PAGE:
Public leadership through a crisis
2020 has been a difficult year for a variety of reasons – the ongoing pandemic, social unrest and much more. But it’s also an election year, and divisiveness seems more prevalent than ever, which can lead people to lose hope in leaders and feel uncertain about the future.
The Network for Young Professionals had the opportunity to see two of our state leaders display quite the opposite attitude on October 8 at their latest edition of Access to the Issues.
State Senator Lincoln Hough and State Rep. Crystal Quade may sit on “opposite sides of the aisle,” but they’ve collaborated numerous times to fight for what is best for the people and community. Their willingness to put aside differences and work together was inspiring and encouraging for YPs to see, and during the event they talked about how they have worked to lead through the pandemic, as well as what they have learned and how we YPs can stay involved.
Here are some top takeaways:
- This legislative session was difficult, but thankfully the legislative session is never exactly “normal,” so they were still able to get several items across the finish line.
- Hough shared his philosophy for collaboration despite differences: “Mutual respect is something that all people deserve, even if you don’t see eye to eye on something.” For both he and Quade, the ability to work together is rooted in a desire to see our community thrive and do what is right for the people.
- The Network travels to Jefferson City each year to meet with statewide leaders, but were unable to this year due to the pandemic, so we asked how we can continue to stay engaged with our state lawmakers:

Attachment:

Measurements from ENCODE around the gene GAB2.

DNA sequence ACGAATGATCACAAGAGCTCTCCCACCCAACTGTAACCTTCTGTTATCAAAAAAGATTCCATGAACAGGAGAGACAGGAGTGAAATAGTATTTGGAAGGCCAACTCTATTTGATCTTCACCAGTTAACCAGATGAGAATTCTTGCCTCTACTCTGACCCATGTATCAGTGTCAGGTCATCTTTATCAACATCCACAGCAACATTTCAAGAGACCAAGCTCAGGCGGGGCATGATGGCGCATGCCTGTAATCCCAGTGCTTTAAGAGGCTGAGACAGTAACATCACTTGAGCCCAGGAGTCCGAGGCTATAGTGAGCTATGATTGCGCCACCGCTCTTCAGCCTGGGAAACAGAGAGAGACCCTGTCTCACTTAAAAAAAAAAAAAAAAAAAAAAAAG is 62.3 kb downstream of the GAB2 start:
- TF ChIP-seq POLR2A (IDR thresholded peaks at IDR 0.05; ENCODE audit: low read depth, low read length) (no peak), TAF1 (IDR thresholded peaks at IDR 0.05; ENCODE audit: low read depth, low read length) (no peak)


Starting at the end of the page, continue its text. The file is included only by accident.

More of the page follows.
- Quade said there are not enough YPs getting involved. She wants to hear from average people about how issues will affect them.
- Hough believes there is a misconception that state leaders don’t have time to talk or pick up the phone. “When you reach out,” he said, “it makes a difference.”
- The officials also offered their advice for YPs who might be considering whether they would want to run for office:
- “Do some soul searching and really determine why you want to run,” Sen. Hough said. Serving in government, he added, is one of the best ways to give back to your community.
- Quade offered encouragement. “Too often, young people – and women – don’t feel they have enough experience to run,” she said, adding that running, regardless of the outcome, is a great experience. “It helps you determine who you want to be.”
The current environment makes it easy to focus on the negatives, so the speakers wrapped the event by sharing something they’ve learned in the past few months. Quade has been excited to see how much more accessible things have become to many members of our community through technology. She hopes to continue seeing that accessibility for all people after the pandemic. Hough urged YPs to “remain hopeful in your community and remain hopeful in the future of your community.”
Springfield YPs have always had access to key leaders, but these times make it especially important to take advantage of the ability to connect with decision-makers when possible, and to capitalize on the opportunity to make a difference.
A full recording of the event is available on the Network website.